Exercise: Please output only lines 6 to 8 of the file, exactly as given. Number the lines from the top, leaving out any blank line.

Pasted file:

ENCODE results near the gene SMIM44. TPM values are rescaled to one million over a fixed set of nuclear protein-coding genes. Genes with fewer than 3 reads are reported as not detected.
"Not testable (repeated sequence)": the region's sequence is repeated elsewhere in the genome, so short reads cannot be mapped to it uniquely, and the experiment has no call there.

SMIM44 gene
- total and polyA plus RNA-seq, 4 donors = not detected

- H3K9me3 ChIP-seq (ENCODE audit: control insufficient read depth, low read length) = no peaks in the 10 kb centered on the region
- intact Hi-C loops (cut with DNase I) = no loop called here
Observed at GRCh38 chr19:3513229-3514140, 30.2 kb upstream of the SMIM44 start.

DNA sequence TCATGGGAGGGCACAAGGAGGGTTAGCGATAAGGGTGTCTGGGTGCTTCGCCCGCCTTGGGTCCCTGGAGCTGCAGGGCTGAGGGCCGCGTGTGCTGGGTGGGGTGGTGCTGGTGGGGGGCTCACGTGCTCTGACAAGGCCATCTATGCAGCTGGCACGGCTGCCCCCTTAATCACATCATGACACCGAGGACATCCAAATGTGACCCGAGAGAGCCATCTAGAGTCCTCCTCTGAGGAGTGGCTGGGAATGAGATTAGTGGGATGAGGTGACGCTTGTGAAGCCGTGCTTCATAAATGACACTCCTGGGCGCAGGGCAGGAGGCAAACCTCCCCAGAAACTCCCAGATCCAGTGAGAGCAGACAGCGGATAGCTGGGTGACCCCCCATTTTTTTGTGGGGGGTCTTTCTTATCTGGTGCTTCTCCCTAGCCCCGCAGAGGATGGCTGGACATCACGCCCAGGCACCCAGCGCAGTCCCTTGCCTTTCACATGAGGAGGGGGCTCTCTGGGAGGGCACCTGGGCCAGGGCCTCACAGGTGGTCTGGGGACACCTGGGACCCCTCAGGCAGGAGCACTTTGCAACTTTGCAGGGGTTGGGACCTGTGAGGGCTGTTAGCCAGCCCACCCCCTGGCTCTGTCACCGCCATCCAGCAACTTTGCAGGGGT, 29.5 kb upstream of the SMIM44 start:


- intact Hi-C loops (cut with DNase I) = no loop called here
Observed at GRCh38 chr19:3513229-3514140, 30.2 kb upstream of the SMIM44 start.

DNA sequence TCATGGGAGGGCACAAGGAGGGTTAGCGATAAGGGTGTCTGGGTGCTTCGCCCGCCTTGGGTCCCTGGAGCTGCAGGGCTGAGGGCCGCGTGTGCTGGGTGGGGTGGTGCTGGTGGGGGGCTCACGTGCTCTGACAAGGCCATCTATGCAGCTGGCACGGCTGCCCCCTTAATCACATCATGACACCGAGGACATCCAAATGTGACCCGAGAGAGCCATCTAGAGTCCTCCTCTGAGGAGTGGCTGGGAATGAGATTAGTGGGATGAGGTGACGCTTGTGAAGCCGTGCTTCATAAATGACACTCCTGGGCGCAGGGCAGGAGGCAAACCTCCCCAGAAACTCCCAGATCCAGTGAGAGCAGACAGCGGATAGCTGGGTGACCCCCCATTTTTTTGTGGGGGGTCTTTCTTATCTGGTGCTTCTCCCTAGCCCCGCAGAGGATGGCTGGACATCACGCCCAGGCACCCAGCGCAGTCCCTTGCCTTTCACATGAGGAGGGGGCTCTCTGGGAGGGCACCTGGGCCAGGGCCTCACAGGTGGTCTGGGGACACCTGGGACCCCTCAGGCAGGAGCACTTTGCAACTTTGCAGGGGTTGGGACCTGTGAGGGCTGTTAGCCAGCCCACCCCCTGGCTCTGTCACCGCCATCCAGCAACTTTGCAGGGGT, 29.5 kb upstream of the SMIM44 start: